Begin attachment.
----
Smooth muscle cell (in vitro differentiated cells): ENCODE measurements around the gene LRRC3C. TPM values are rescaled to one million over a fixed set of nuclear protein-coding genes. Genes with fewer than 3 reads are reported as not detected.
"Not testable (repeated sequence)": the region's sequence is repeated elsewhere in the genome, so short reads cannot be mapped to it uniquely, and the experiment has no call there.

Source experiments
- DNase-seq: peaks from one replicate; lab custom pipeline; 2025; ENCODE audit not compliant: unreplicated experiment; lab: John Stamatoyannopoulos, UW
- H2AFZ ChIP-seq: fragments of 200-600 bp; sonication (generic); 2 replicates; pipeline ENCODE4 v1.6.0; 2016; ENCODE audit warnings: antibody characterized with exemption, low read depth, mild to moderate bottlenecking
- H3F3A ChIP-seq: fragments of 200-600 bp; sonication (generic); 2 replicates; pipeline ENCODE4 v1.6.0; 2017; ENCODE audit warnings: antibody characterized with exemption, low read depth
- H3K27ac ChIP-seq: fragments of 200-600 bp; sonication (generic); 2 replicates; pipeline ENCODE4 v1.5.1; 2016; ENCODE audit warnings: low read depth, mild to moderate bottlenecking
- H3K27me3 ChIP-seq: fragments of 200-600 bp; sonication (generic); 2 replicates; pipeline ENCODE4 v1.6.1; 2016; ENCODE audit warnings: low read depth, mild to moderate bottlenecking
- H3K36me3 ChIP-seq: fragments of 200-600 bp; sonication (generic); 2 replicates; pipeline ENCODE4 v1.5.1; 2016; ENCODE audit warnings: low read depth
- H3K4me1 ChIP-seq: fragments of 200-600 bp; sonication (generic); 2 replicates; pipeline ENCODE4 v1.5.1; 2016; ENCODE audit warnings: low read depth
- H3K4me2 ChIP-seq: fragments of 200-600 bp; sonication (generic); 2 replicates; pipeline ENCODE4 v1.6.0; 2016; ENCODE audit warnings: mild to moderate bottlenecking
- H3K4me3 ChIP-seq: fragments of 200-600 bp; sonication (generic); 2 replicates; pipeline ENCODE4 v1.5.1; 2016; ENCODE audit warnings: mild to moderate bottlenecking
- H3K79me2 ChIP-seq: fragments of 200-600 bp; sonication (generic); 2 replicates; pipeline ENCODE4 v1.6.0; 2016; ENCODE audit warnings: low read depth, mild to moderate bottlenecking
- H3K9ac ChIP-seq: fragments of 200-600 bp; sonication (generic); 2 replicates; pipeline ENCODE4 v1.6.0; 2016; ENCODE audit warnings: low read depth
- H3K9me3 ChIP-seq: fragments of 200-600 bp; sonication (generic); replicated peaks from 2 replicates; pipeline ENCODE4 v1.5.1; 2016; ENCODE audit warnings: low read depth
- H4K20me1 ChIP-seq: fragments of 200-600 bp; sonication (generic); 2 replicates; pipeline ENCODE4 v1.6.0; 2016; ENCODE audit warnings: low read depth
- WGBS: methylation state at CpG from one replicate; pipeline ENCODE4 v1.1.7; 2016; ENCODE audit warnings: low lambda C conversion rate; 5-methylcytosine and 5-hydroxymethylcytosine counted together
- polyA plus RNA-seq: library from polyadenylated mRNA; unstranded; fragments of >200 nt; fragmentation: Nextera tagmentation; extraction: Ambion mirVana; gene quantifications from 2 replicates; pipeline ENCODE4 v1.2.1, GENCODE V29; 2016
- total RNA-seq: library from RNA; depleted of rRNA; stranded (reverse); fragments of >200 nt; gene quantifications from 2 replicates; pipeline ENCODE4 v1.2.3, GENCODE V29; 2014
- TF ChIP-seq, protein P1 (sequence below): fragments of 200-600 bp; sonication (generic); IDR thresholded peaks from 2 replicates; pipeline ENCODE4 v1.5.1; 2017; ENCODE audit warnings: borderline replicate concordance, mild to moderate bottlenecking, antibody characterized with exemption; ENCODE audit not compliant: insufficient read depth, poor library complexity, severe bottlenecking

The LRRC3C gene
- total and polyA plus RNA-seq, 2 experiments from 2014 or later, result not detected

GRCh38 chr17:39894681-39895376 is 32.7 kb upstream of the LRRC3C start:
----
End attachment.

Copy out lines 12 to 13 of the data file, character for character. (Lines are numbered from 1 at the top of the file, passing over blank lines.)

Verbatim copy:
- H3K4me3 ChIP-seq: fragments of 200-600 bp; sonication (generic); 2 replicates; pipeline ENCODE4 v1.5.1; 2016; ENCODE audit warnings: mild to moderate bottlenecking
- H3K79me2 ChIP-seq: fragments of 200-600 bp; sonication (generic); 2 replicates; pipeline ENCODE4 v1.6.0; 2016; ENCODE audit warnings: low read depth, mild to moderate bottlenecking